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Itch And The Immune System

People who suffer itching with no clear cause may have previously unrecognized immune system defects. “As doctors, we throw things like antihistamines, ointments and lotions at patients who suffer chronic itching, but if there is something profoundly abnormal about the immune system — as it appears there is — then we can’t solve the itching until we address those underlying causes,” says Washington University dermatologist and researcher Brian Kim, MD.

"The immune system needs to be in balance, and we hope to find ways to restore that balance in patients with this very debilitating condition.”

Kim and other researchers from the Center for the Study of Itch at Washington University School of Medicine conducted a small study of people that identified immune-system irregularities that may prompt the urge to scratch. In the study, researchers took blood samples and skin biopsies from participants to look for immune problems. They found “an incredible amount of dysfunction,” Kim says, adding that he has seen similar defects in numerous additional patients not included in the current study.

In this study, the four people researchers zeroed in on were ages 75 to 90. In blood samples, three of those four had high levels of the protein IgE — an immunoglobulin that is a marker of inflammation.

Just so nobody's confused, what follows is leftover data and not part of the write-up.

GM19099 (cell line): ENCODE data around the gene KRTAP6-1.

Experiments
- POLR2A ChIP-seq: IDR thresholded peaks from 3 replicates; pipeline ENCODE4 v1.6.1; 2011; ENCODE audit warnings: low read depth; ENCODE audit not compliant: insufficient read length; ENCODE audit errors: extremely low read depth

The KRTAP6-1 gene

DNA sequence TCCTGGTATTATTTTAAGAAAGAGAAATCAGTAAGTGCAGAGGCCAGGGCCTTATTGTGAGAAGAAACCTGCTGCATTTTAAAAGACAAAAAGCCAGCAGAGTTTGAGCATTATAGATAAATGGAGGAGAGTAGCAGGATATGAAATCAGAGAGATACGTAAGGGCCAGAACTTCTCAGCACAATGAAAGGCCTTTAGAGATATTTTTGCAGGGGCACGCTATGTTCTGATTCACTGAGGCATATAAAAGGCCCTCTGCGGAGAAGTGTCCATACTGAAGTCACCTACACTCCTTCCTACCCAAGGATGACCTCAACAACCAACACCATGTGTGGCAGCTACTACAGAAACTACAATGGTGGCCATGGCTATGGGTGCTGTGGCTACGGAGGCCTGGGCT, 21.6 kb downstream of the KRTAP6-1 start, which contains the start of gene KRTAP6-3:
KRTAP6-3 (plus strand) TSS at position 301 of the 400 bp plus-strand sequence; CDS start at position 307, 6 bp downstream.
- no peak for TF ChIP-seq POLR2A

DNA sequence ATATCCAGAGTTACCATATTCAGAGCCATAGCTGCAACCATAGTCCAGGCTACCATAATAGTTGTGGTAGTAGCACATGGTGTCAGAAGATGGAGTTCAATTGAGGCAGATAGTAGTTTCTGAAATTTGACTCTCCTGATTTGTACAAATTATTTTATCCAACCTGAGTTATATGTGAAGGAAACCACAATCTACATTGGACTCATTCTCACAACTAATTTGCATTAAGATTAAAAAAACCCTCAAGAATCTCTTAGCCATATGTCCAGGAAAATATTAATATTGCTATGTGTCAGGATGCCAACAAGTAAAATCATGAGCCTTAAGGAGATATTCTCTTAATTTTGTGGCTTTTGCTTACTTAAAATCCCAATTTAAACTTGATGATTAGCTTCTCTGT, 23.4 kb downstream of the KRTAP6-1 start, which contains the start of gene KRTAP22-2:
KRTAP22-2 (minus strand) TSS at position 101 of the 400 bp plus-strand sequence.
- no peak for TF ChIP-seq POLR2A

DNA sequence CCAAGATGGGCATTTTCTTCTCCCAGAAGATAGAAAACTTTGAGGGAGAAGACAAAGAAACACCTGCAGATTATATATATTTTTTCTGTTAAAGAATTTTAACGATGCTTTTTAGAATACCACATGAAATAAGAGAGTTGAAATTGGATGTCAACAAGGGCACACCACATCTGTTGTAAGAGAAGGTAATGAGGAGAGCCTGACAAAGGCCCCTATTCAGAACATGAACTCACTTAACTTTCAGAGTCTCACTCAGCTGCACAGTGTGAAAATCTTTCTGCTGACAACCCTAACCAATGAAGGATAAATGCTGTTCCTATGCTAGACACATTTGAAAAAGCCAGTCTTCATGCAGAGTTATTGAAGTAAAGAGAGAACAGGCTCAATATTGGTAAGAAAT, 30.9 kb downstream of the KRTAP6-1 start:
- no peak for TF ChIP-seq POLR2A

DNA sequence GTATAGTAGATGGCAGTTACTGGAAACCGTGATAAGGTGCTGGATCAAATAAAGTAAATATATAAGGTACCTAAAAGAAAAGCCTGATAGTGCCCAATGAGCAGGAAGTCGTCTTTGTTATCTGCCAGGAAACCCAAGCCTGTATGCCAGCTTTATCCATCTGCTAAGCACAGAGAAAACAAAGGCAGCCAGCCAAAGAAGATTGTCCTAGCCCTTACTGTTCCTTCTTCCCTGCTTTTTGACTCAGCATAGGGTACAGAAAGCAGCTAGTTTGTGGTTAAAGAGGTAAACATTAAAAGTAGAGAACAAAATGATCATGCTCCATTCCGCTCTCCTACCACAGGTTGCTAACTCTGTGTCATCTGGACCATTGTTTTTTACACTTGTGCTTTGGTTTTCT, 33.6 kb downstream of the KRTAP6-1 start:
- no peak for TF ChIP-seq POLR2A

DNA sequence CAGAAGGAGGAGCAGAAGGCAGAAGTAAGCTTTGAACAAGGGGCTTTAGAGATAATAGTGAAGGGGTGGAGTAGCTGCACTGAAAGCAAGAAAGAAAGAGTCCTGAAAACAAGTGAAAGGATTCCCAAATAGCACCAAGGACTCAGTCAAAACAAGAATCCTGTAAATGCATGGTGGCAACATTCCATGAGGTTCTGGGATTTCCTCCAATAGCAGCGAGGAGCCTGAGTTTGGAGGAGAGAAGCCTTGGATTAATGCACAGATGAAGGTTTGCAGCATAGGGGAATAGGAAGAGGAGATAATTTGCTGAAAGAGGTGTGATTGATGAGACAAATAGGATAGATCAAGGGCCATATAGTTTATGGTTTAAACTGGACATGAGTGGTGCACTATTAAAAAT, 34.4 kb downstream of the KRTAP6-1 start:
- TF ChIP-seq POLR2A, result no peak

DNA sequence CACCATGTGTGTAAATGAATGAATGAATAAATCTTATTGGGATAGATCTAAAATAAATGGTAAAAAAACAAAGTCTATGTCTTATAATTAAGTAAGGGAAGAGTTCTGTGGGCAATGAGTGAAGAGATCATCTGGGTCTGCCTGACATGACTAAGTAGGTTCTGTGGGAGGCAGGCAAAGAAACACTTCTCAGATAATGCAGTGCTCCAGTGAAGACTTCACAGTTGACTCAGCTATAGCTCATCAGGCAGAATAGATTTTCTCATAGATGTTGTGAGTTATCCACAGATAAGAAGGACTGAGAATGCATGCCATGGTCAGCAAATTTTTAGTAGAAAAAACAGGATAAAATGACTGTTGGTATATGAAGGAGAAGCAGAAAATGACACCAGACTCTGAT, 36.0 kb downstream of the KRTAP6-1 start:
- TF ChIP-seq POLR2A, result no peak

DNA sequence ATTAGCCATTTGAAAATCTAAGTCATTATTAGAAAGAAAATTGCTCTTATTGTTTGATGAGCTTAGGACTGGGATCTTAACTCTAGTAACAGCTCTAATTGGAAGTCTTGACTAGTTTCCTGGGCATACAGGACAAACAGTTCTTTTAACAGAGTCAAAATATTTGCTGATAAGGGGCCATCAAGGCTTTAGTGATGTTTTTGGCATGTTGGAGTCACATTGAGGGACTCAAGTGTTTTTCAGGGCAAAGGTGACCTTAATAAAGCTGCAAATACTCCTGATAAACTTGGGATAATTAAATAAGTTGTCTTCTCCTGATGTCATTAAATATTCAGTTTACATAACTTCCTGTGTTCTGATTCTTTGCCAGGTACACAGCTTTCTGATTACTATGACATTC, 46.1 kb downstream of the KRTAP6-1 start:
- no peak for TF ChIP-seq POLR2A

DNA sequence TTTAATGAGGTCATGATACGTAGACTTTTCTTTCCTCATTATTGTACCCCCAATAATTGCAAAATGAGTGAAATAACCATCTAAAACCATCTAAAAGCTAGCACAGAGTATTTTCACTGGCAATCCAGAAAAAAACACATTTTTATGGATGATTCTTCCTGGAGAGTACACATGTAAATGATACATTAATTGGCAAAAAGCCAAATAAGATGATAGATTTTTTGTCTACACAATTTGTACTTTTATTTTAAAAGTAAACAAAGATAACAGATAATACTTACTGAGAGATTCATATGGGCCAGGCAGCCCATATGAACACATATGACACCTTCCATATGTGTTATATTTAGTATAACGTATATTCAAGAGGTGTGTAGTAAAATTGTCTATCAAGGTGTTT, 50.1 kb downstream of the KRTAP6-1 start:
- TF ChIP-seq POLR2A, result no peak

Immunoglobulins are antibodies deployed by the immune system to fight infections. Elevated levels of IgE are often seen in people with allergies. The research team also noted very low levels of an immunoglobulin known as IgG; abnormally low counts of a type of immune cell called a CD8 T-cell; and an elevated number of immune cells called eosinophils, which are markers of allergic inflammation.

“Curiously, none of these patients had any history of allergic disorders,” Kim says. “We often see similarly high counts of eosinophils in patients with eczema,  but the patients we studied didn’t have eczema. They didn’t even have a rash. Only itching.”

Kim notes that dermatologists frequently take skin biopsies when a patient has a rash, but with chronic itching of unknown origin, also known as chronic idiopathic pruritis, there is nothing evident to biopsy. The study’s first author, Amy Xu, a medical student in Kim’s lab, says most people with this type of unexplained itching tend to be older and develop itching problems later in life. “It may be caused by some sort of wear and tear on the immune system,” Xu says.

Because of the small number of people in the study, it’s too soon to draw firm conclusions, but the itching may be an indication that something else in the body is going wrong, Kim says. “We have begun working on a mouse model in which the animals have similar defects,” he adds. “We want to learn whether these changes in the immune system create only itching or whether they could be signs that some other problem is present.”

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